Sometimes I enter the title and the seed of an idea.

Sometimes I enter the title and a rough outline.

Sometimes I enter a title and the quote that inspired it.

Sometimes I enter a title and a webpage that provides the idea or the research.

Task 3: Searching

Whenever I turn a post ideas into an actual blog post, I apply the “posted” tag. This way it doesn’t show up when I am looking for new post ideas I haven’t already used previously. (The rationale will become clear once you understand how I construct my search logic.)

When you are ready to sit down and write, you typically want to begin by reviewing the post ideas you’ve collected. To do this I use a Saved Search. Here’s how to create one:

In the Evernote Search box, type the following, exactly as it is here:

tag:”post ideas” –tag:posted

Note: the quote marks around the phrase “post ideas” and the hyphen before the word, “tag.” Once you enter it, press “Enter.” This will give you a list of every note containing the “post ideas” tag but will exclude notes that contain the “posted” tag. Review the search results to make sure you got what you expected.

If the search didn’t work, then double-check what you have typed in the search box. Make sure you type it exactly as I have it above.

1. Now select Edit > Find > Save Search from the main menu. You will now be asked to name the search. Type in “Blog — Post Ideas” (or some other).

2. Next time you want to search for your Post Idea, all you have to do is click in the Evernote search box. You will then see a dropdown list of all your saved searches. Simply select Blog — Post Ideas:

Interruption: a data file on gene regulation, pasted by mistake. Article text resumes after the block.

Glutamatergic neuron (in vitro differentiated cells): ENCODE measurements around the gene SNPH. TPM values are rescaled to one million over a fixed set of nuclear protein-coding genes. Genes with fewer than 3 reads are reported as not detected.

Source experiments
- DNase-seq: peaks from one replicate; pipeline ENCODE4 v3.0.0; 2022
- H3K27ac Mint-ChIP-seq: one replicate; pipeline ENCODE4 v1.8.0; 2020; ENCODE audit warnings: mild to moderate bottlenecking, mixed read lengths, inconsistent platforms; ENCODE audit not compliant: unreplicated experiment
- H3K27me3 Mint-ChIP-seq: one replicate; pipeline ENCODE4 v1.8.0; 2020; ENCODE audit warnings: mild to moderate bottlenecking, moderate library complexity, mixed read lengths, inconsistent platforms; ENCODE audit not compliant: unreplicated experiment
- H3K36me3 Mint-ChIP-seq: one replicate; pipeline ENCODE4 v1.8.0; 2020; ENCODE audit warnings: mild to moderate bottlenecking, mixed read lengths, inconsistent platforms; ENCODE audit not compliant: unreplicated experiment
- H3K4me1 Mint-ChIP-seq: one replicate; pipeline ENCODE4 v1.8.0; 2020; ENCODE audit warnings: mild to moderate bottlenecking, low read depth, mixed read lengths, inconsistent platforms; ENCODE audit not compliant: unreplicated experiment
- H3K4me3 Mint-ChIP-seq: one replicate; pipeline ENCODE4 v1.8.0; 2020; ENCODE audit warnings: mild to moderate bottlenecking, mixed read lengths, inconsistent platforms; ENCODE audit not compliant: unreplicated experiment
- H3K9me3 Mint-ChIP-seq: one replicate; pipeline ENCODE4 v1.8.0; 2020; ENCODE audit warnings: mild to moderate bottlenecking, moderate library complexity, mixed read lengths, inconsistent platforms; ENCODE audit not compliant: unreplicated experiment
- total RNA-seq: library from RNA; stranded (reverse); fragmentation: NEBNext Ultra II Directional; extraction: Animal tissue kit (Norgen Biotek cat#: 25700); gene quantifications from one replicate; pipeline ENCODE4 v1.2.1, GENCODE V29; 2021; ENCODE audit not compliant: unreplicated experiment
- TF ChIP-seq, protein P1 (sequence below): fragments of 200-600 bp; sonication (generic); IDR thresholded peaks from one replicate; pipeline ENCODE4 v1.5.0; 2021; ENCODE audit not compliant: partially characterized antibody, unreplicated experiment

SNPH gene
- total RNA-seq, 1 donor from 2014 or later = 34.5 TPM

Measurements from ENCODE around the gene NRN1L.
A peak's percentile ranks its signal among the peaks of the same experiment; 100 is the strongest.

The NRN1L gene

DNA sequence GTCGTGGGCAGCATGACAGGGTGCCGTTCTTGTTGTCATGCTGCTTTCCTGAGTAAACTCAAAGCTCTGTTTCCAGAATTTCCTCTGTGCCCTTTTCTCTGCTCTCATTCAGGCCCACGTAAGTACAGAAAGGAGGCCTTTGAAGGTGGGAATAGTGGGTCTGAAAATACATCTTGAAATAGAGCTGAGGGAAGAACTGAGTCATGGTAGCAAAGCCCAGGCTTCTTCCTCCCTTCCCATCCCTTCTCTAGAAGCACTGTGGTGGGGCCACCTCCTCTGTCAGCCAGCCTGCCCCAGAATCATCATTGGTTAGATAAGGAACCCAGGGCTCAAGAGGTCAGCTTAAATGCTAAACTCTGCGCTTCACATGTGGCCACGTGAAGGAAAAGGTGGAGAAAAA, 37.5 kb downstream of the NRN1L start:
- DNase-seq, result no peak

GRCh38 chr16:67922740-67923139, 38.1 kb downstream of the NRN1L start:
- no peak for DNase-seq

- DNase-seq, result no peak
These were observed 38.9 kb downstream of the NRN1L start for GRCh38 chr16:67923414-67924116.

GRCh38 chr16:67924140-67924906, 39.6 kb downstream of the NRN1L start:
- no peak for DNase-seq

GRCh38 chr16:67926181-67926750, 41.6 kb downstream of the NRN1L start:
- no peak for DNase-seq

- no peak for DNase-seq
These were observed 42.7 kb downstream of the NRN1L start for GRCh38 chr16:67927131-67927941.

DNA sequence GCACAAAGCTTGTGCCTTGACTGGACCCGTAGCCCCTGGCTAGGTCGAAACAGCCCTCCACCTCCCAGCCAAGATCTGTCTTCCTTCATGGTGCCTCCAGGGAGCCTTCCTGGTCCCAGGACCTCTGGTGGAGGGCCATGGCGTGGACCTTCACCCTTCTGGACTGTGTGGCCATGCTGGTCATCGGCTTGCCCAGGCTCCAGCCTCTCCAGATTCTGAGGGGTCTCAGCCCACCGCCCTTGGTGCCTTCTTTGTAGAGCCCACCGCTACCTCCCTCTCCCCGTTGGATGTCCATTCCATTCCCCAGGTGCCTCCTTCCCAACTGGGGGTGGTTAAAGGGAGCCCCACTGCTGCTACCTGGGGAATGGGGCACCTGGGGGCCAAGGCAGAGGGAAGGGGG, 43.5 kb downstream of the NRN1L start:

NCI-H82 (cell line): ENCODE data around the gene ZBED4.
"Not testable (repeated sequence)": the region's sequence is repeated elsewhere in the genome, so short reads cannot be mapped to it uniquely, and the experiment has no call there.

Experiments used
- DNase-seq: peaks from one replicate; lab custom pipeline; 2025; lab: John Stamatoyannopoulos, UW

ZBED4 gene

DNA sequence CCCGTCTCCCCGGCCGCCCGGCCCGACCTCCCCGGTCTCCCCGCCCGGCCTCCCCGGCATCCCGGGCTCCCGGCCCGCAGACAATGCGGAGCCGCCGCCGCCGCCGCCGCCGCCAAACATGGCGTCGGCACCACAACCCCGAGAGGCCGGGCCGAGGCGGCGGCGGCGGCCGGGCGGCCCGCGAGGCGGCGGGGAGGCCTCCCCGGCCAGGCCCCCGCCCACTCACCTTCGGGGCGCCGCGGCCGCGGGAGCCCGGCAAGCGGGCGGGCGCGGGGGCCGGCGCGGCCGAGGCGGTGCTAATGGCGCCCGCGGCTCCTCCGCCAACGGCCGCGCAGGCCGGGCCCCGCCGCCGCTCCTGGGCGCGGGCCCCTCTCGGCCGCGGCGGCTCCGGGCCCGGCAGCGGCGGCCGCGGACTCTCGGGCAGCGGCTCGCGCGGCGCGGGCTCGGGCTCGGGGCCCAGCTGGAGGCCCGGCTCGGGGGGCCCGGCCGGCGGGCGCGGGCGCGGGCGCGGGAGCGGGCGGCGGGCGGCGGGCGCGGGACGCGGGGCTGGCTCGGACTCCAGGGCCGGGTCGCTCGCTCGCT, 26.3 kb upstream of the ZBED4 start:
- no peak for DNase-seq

3. To make it even easier, you can click and drag the Blog — Post Ideas saved search to the Shortcuts sidebar.

Conclusion

These are three of the six most common blogging tasks you can use Evernote to accomplish. However, I have created a special bonus containing all six. You can get it for free — but, you have to act today.

It’s called, Evernote Hacks for Bloggers: The Ultimate Guide to Creating Faster, More Effective Posts.

This is a free bonus for anyone who joins Platform University®, my exclusive membership site. The bonus contains the following components:

1. A 25-minute screencast in which I personally walk through exactly how I use Evernote as a blogger.

2. A PDF containing the six common blogging tasks you can use Evernote to accomplish. I also discuss how to use Evernote to collaborate with your team, write your posts, and archive your posts for future reference.

3. The Evernote blogging template I use to write all my posts. It will save you a massive amount of time. You can import this into Evernote and begin using it immediately.

Note: this bonus is available today only. It goes away at midnight tonight. You can learn more by clicking here to join.

I am sure I am just scratching the surface with Evernote. It is one of those tools that becomes more valuable the more you use it. Regardless, it is now the foundation of my blogging workflow. It has enabled me to produce better content faster than ever before. I couldn’t do half of what I do with out it.

How are you using Evernote to blog? If you have an additional Evernote blogging hack you’d like to share, please leave a comment below.

Be sure to follow Michael Hyatt and all his productivity wisdom on Facebook and Twitter.


Originally published at blog.evernote.com on April 17, 2015.